Another direction we are considering is the development of a school of photography and educational programs. We are now ready and are committed to educate young people, to transmit our skills and practices. There is a big interest. People practice photography everyday and even now, a lot of young people use an analog camera and film. However, in order to become a professional, you need a good education.
Gayane Harutyunyan, City on Wheels, 2019
M.R. As you underlined, 2020 was a particularly difficult year for Armenia, not only marked by the global Covid-19 pandemic but also by a new episode of war opposing the country to Azerbaijan over the Nagorno-Karabakh. What was the position of the team regarding the coverage of the events? Did some of the photographers go to the front line or were they keener to cover the aftermaths and consequences of the war?
N.A. Yes, some photographers went to the frontline. I personally didn’t. Actually, I can say that I really lose my abilities to do anything and especially as a photographer. I mean, I was able to go there, to fight and die but not to photograph. I went to Nagorno-Karabakh right after the truce and started to work with the wounded soldiers. It was extremely hard, especially knowing as a mother that your son was there too. Currently, all 4Plus photographers are working on long-term aftermath projects. I'm about finishing a story about mass media workers in times of war - documentary photographers, filmmakers, journalists who were covering the fighting. Even though it's still hard, I'm happy that we didn't lose the ability to go back to work and to document.
Piruza Khalapyan, 2020
M.R The long-term approach is characterizing the stories published by 4Plus. Is it a conscious attempt to produce an alternative narrative from the ones that have dominated the Armenian media space during the war?
N.A. We published at that time. We edited two stories of my friends who were covering the war and I mean, there was so much different and non-ethical visual coverage by the media.... I would be interested to return now and to look at this from a safer space. But I prefer, and we at 4Plus prefer, to not just produce photo series now but taking the time it takes to make a project in a more proper and ethical way than just shooting to receive many likes and shares. Ok, we are a visual platform but how are we going to change something? That's why it's not only visual but it's also texts, it's also sometimes audio and multimedia. We work a lot with the photographer and on the subject for making the storytelling of the story.
M.R. Practically, how are you and your team raising this dialogue? To what extent can you manage to reach spheres of the Armenian society who are alien to photography and arts in general?
N.A. We established our website, which is the first visual storytelling platform in Armenia in 2017. Since then, our audience keeps growing year after year.
In the beginning, when our audience was rather small, it was mostly composed of people from the visual art field. Following the publication of “About Nora” - a photo series documenting the daily life of a young girl who was diagnosed with infantile cerebral palsy, we observed that an important number of people from the Armenian Diaspora started following us. In the end of the story, we wrote that people can help Nora for the physical therapy course. She and her family received support from one of our readers from abroad.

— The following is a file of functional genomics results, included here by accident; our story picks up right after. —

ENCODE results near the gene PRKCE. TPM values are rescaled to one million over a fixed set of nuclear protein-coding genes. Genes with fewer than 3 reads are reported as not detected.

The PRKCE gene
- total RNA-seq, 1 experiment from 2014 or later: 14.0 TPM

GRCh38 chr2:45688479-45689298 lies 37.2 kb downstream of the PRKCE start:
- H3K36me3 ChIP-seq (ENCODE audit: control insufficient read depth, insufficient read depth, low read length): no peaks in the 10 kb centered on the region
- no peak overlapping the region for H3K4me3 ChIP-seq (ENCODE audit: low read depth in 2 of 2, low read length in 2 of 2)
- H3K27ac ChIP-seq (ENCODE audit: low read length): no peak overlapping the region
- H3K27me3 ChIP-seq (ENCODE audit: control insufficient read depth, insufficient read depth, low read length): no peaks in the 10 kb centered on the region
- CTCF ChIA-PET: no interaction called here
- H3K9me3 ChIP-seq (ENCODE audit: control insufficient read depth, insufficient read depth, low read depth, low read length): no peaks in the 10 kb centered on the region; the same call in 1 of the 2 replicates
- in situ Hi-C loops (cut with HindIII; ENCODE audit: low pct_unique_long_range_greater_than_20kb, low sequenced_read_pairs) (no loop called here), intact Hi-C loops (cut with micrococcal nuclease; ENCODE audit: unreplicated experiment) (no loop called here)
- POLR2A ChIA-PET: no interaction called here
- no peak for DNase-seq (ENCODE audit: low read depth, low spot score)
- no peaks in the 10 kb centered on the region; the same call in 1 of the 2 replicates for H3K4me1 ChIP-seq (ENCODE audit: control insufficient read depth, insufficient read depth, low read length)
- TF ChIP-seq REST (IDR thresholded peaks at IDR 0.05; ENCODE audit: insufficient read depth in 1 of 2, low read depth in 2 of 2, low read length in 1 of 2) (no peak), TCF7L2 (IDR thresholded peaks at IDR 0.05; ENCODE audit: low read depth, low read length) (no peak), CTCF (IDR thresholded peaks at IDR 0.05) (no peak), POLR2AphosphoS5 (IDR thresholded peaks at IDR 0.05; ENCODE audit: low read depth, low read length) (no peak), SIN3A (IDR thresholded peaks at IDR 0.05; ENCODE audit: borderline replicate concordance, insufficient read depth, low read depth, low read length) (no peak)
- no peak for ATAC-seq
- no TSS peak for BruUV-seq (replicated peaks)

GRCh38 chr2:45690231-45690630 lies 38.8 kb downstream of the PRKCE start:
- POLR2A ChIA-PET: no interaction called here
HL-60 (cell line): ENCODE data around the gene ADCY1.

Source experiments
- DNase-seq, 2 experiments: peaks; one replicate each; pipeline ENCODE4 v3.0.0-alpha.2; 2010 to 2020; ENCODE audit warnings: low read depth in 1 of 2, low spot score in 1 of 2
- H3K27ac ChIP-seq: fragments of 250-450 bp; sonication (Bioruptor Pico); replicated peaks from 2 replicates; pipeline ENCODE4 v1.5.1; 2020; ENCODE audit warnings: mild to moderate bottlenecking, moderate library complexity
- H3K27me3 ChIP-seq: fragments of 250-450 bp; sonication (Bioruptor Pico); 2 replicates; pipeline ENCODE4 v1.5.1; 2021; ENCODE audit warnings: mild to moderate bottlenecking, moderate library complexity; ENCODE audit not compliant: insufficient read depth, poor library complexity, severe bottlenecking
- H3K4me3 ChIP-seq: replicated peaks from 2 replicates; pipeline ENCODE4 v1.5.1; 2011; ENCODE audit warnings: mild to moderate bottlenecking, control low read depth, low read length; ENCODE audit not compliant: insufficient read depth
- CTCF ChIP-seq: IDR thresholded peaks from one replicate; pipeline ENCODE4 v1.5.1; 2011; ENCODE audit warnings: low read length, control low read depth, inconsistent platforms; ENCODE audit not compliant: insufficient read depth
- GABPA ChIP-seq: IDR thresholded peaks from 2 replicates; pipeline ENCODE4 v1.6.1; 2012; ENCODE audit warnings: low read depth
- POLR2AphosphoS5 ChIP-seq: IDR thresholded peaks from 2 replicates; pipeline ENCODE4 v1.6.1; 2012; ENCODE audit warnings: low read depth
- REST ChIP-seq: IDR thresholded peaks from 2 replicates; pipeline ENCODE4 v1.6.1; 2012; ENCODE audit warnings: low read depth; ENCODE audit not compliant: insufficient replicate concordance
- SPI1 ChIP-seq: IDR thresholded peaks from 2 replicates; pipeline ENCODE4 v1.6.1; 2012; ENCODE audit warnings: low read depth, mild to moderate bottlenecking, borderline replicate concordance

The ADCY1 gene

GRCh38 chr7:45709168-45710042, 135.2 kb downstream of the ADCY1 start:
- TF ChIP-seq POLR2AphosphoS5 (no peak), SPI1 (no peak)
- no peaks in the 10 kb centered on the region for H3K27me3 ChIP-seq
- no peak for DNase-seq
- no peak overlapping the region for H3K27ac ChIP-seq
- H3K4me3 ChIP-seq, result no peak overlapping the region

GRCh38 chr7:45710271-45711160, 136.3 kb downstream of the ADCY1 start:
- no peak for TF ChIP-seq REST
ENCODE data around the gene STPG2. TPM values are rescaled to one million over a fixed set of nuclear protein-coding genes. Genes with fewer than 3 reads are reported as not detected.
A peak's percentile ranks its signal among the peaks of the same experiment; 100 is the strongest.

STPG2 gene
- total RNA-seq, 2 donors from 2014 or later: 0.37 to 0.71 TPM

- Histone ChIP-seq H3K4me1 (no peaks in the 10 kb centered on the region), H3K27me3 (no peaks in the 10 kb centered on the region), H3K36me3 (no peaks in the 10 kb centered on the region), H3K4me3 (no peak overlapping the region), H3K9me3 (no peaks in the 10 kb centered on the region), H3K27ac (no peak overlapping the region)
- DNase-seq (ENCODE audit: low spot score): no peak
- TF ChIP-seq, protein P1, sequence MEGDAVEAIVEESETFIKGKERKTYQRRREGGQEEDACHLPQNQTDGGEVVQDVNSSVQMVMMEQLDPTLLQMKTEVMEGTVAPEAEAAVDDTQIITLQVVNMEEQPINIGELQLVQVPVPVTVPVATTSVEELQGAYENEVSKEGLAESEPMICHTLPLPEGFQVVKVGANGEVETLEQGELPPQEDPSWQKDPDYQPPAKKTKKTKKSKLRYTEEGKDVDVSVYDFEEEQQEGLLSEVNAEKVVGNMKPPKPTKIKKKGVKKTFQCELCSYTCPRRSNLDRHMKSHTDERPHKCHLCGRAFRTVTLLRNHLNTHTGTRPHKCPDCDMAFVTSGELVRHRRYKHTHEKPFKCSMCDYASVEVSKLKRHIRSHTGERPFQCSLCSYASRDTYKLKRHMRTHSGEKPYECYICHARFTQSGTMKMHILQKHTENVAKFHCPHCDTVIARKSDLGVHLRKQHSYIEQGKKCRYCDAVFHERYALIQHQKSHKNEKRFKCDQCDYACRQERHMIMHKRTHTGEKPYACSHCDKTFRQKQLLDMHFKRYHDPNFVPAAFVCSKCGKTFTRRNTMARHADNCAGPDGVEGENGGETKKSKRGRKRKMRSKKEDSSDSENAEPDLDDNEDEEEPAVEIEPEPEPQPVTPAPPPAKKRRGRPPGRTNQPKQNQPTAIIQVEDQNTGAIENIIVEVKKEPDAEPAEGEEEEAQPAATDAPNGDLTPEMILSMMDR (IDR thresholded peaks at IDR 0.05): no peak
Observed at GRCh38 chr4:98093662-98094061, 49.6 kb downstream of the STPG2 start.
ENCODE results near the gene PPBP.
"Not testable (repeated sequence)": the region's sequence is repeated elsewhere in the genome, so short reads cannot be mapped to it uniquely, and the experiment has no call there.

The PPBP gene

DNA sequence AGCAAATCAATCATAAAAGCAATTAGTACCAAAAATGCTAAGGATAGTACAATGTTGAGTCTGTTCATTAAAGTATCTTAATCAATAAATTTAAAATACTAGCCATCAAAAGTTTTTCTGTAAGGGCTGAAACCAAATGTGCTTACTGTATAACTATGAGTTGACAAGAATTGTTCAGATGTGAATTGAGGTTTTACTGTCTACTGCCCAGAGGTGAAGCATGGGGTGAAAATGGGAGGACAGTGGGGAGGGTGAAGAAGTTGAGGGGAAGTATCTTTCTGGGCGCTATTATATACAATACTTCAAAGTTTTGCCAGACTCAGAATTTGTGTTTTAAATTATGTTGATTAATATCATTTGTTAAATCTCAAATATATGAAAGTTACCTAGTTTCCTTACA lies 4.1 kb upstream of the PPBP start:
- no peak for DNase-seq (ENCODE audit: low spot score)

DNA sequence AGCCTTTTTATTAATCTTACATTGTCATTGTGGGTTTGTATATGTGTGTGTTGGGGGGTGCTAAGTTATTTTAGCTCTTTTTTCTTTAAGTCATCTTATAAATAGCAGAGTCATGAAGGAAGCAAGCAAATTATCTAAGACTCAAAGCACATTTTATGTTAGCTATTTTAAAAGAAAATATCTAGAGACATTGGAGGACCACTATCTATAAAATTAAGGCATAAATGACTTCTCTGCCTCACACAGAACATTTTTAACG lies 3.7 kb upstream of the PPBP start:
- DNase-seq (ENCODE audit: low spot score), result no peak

Lots of work is being done by the new members of the team in charge of the communication on social media. Using Google Analytics, they determine who our audience is and how we can enlarge it. They are spending a great amount of time bringing our stories in different formats, be it Instagram stories or Facebook posts. There are multiple possibilities now and as they are very young, they know how to approach and use these media….
Now, I can say that we are not talking about 4Plus but people do talk about 4Plus, something has shifted.
I'm glad that people understand our role and what we do, through our photography.
Vaghinak Ghazaryan, About Nora, 2018
M.R. The Armenian diaspora constitutes a part of the audience of 4Plus. Are there exchanges, projects involving the diaspora and 4Plus?
N.A. For several years, 4Plus received volunteers from the Armenian Diaspora and many projects bringing young people here.
Recently, we worked on a significant project involving Marc Nichanian, a renowned Armenian philosopher. He translated Walter Benjamin’s essays A Short History of Photography in Western Armenian and we published it.
This collaboration is part of our plan to publish in Armenian more books and essays about photography. I personally feel that photographers should not only learn how to photograph but should also have a theoretical background. This translation, which Marc Nichanian titled Photography and History, is a major collaboration between the Diaspora and Armenia. Beyond printing and publishing, we are now donating this book to Armenian cultural spaces and foundations around the world and trying to build bridges with them for future collaborations.
It's really important not only considering the role of the Diaspora community as a funder but also in terms of establishing networks for further collaborations. It is a long process, but it is very important for Armenia nowadays.
Siranush Stepanyan, My Way, Your Way, but not the Right Way, 2020
Cover Image © Nazik Armenakyan, Red Black White. 2021.